This configuration converts the highly divergent, astigmatic, and elliptical cross section output beam from a typical laser diode into a moderately divergent, spherical wave with a circular cross section which appears to emanate from a virtual point source. This configuration would be of use to people who wish to collimate or focus the laser beam at some fairly large diameter compared to the 100 microns or so available with the Crossed Lens Collimator. Since the laser diode with the lens would mimic a conventional point source of a few microns diameter, it could be collimated or tightly focussed using an inexpensive, macroscopic, conventional lens. This could be applicable to compact disk recorders and players, laser printers, bar code scanners, and laser range finders.

FIGS. 4A and 4B illustrate a preferred embodiment of a single mode diode fiber coupler (or focuser). This design focuses the light from a SONY SLD151/V visible laser diode into a single mode optical fiber with N.A.=0.1. In this embodiment, the numerical aperture of the focussed beam matches the numerical aperture of the optical fiber, thus providing optimal mode matching of the light to the single mode optical fiber, and thereby maximizing the coupling efficiency. The laser astigmatism is 35 microns, and the divergence is 22.5 degrees by 8.2 degrees (half angle). The focuser is similar to the collimator except that it focuses light at a finite distance from the lens while the collimator focuses at infinity.

First lens L'"(nearest diode):

c1'"=0.006547/micron

s1'"=-2.222965

z01'"=200 microns

a21'"=0.0005055/micron

w1'"=280microns

h1'"=280 microns

Second lens L2'":

c2'"=0.013882/micron

s2'"=-0.002635

z02'"=700 microns

a22'"=-0.0048344/micron

w2'"=220 microns

h2'"=220 microns

In yet another embodiment shown in FIGS. 5A and 5B, a coupler can be constructed using a first crossed lens system to collimate the output from a single mode optical fiber, which is then directed into another crossed lens which refocuses the light into a second single mode optical fiber. The system is arranged so that the ellipticity introduced in the light beam by the first lens pair is removed by the second lens pair, resulting in very efficient coupling of light between the two fibers. The two lens pairs are typically identical for optimum coupling efficiency, but different pairs can also be used. In a preferred illustrative embodiment, each pair is a collimator pair as shown in FIGS. 1A and 1B with the same design parameters.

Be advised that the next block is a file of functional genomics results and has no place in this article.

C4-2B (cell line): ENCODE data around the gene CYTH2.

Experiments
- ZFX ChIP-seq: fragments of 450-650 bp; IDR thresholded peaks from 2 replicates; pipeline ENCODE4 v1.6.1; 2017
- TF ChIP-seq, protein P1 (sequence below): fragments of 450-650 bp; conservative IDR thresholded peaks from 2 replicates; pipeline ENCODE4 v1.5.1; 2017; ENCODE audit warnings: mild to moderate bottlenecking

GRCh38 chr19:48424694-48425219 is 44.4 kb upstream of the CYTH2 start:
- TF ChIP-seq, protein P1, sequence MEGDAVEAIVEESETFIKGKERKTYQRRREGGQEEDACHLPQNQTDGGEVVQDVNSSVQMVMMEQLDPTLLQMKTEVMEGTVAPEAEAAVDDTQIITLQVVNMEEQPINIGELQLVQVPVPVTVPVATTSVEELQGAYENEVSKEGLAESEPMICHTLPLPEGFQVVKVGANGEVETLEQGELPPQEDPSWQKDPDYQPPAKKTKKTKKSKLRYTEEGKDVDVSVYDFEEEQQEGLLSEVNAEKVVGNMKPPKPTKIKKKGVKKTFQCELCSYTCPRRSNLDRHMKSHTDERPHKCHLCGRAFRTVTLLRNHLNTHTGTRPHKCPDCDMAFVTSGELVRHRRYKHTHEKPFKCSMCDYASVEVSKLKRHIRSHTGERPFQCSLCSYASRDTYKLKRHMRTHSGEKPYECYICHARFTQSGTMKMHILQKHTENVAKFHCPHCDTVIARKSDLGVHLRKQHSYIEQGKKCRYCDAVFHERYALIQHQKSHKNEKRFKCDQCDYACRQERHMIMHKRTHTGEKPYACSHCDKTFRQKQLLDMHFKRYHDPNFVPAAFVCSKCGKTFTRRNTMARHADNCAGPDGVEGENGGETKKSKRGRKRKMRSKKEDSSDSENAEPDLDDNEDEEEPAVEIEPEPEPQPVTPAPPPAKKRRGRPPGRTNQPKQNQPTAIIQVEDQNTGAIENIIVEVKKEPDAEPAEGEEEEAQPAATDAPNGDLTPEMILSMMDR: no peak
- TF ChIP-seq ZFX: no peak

Those skilled in the art will understand that there are many variations of the above embodiments which fall within the purview of the invention. For example, the lens system shown in FIGS. 4A and 4B could be reconfigured in a manner similar to that shown in FIGS. 2A and 2B.

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Classifications
U.S. Classification372/101, 359/710
International ClassificationG02B3/06, G02B6/42
Cooperative ClassificationG02B3/06, G02B6/4206
European ClassificationG02B6/42C3B, G02B3/06
Legal Events
DateCodeEventDescription
Jun 23, 2008ASAssignment
Owner name: LAWRENCE LIVERMORE NATIONAL SECURITY LLC, CALIFORN
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Effective date: 20080623
Apr 27, 2004FPAYFee payment
Year of fee payment: 12
Mar 28, 2000FPAYFee payment
Year of fee payment: 8
Jan 29, 1996FPAYFee payment
Year of fee payment: 4
Sep 18, 1992ASAssignment
Owner name: REGENTS OF THE UNIVERSITY OF CALIFORNIA, THE, CALI
Free format text: ASSIGNMENT OF ASSIGNORS INTEREST.;ASSIGNOR:UNITED STATES OF AMERICA, THE, AS REPRESENTED BY THE SECRETARY OF ENERGY;REEL/FRAME:006319/0455
Effective date: 19920918
Jul 15, 1991ASAssignment
Owner name: UNITED STATES OF AMERICA, THE, AS REPRESENTED BY T
Free format text: ASSIGNMENT OF ASSIGNORS INTEREST.;ASSIGNOR:SNYDER, JAMES J.;REEL/FRAME:005763/0963
Effective date: 19910510